The U.S. Postal Service Office of Inspector General (OIG) uses tripwires, to identify financial anomalies. Tripwires are analytic tools that look at specific behaviors and patterns that are strong indicators of improper activity. The OIG’s Perfect Count Tripwire identified that the Mount Greenwood Station in Chicago, IL, reported 12 perfect inventory counts from April 1, 2015, to July 5, 2016. A perfect count means the Post Office did not report any overages or shortages.
Segmented inventory consists of retail floor stock (stamps sold on the retail floor), unit reserve stamp stock (stamps used to replenish those sold on the retail floor), cash, money orders, and stamps assigned to retail associates (RA). Inventory can be transferred between segments; therefore, we counted each accountability segment. U.S. Postal Service managers are responsible for timely and proper counts of all segmented inventory.
An office with at least $100,000 in annual revenue and three employees overseeing segmented inventory is unlikely to go 12 consecutive months with no overage or shortage of retail floor stock.
The objectives of this audit were to determine whether accounting records for segmented inventory at the Mount Greenwood Station were accurately presented and whether internal controls were in place and effective.
What the OIG Found
Accounting records for segmented inventory at the Mount Greenwood Station were not always accurately presented and internal controls needed improvement.
We verified the Mount Greenwood Station reported 12 perfect counts from April 1, 2015, to July 5, 2016. We conducted an independent count and identified the retail floor stock valued at $16,214 had a $7,639 (47 percent) shortage. The shortage was due, in part, to an incomplete transfer from unit reserve stock, valued at $6,110. The supervisor initiated the transfer in the Retail Systems Software (RSS) but could not remember if he physically moved the stock. Management could not explain the remaining shortage. We also identified:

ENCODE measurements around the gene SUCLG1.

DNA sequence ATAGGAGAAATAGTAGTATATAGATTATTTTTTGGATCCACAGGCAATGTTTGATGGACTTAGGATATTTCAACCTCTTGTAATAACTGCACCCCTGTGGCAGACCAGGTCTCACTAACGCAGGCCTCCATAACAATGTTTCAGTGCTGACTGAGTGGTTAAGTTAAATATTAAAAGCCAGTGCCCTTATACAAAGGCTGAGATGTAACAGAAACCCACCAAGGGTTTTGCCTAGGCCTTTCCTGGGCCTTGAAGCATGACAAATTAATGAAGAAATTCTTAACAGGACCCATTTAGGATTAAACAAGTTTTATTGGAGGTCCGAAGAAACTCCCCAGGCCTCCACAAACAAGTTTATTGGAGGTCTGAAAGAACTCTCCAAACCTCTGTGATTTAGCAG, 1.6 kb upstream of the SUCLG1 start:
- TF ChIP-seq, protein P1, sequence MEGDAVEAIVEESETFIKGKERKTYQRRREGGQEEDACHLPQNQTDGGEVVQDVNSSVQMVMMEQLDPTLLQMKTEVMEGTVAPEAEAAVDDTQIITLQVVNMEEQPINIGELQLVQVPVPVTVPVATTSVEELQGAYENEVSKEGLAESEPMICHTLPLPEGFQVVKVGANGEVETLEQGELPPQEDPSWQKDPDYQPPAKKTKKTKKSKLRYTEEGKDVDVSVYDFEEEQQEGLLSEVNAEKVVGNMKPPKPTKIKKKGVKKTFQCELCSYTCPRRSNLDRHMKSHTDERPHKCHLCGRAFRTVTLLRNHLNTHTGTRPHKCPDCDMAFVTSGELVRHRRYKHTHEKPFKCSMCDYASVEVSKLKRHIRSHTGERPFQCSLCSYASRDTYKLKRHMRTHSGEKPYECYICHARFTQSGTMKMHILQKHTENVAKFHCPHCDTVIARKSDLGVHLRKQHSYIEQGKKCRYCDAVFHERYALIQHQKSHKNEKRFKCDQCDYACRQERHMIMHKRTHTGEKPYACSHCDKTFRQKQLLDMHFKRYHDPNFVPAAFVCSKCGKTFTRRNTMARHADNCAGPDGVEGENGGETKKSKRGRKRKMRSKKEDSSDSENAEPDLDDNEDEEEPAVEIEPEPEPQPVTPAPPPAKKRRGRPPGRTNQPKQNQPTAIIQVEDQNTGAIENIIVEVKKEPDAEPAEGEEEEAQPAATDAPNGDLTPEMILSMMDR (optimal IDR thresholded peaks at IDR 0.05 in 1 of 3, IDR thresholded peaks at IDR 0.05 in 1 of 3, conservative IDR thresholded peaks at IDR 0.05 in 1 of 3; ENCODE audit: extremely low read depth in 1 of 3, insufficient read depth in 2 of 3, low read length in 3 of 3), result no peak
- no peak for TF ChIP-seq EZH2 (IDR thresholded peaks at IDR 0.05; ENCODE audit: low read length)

- A unit reserve stock count overage of $ 6,118.
- A unit cash reserve count overage of $35. There is no authorized tolerance for unit cash reserve.
- One cash drawer with an overage of $13 and one with a shortage of $14. There is a $10 tolerance for each cash drawer. Also, two clerks no longer working at the unit still had assigned cash drawers.
- The unit could not locate $37,775 of inventory used to fulfill stamp orders received from customers by mail.
- Seven money orders were at the unit but not included in RSS. Also, 84 money orders were not at the unit but were included in inventory in RSS.
- None of the 10 cash drawers at the Chicago Mount Greenwood Station contained the required bait money orders to help authorities track offenders in the event of a robbery.
- The unit did not return or destroy non-saleable inventory items. It commingled non-saleable stamp stock with the unit reserve stock or stored it under a clerk’s desk. Also, 377 obsolete money orders were unsecured in the unit reserve safe.
- The unit did not properly record inventory counts and did not always accept or record stamp stock shipments timely. Also, two stamp stock shipments valued at $4,935 were missing.
- The unit did not have the required duplicate key combination and password envelopes used to access and count the cash drawer when the RA is not present. Also, the lead RA, customer service supervisor, and station manager shared passwords.
- The lead RA had roles in RSS that allowed her to sell postal products, accept payments, and maintain the unit’s inventory.
- The registered mail cage and four safes with cash, stamp stock, and high-valued letters or packages remained unlocked.
If controls over inventory and cash are not followed, there is an increased risk of undetected theft or loss.
As a result of this audit, management changed the combinations of three safes, replaced the locks of cash drawers with one key, moved one cash drawer from the retail area to the safe, and reviewed the unit’s segmented inventory after our audit, providing results to appropriate personnel for remediation.
Further, as a result of our overall work on segmented inventory accountability, Postal Service Headquarters management advised they will issue an expectations letter to the field. They will also reissue the Financial Accountability Standard Operating Procedures and conduct a webinar to review them with applicable managers. Finally, they will conduct unannounced random field financial audits to measure improvement.
We referred the missing stamps by mail and inventory shortage to the OIG’s Office of Investigations for review.
What the OIG Recommended
We recommended district management reiterate the requirement to protect and secure password information.
We also recommended unit management establish controls to ensure employees follow procedures for inventory counts, stamp shipments, duplicate key envelopes, and bait money orders, and to ensure adequate separation of duties; return or destroy obsolete items; and determine the status of missing stamp stock.